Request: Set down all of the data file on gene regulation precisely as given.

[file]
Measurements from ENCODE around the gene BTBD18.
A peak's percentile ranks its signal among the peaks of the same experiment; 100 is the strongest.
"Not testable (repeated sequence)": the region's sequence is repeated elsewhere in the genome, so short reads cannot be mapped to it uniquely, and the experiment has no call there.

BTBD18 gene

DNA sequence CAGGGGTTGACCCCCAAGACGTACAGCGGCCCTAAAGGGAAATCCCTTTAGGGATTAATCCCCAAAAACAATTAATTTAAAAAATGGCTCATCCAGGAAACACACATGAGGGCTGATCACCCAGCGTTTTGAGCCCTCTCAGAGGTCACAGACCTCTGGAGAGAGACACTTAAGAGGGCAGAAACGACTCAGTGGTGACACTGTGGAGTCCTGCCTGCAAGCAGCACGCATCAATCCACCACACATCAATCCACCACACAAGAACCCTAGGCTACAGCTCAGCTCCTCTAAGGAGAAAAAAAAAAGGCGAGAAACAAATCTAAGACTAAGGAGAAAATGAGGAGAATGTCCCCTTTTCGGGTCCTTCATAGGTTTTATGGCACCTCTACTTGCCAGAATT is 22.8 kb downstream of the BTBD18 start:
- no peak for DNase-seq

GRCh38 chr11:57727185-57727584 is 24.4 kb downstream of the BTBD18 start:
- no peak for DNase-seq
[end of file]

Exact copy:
Measurements from ENCODE around the gene BTBD18.
A peak's percentile ranks its signal among the peaks of the same experiment; 100 is the strongest.
"Not testable (repeated sequence)": the region's sequence is repeated elsewhere in the genome, so short reads cannot be mapped to it uniquely, and the experiment has no call there.

BTBD18 gene

DNA sequence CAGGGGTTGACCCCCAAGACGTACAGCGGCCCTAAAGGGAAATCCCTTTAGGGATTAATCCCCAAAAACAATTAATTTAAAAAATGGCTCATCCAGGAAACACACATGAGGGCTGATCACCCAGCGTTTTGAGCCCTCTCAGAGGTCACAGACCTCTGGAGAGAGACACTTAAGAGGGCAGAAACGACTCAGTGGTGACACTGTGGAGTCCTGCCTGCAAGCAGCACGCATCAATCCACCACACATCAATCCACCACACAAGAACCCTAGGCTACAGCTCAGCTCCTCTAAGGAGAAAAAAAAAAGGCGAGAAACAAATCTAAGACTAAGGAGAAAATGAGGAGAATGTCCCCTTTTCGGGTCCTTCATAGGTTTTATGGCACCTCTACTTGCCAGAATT is 22.8 kb downstream of the BTBD18 start:
- no peak for DNase-seq

GRCh38 chr11:57727185-57727584 is 24.4 kb downstream of the BTBD18 start:
- no peak for DNase-seq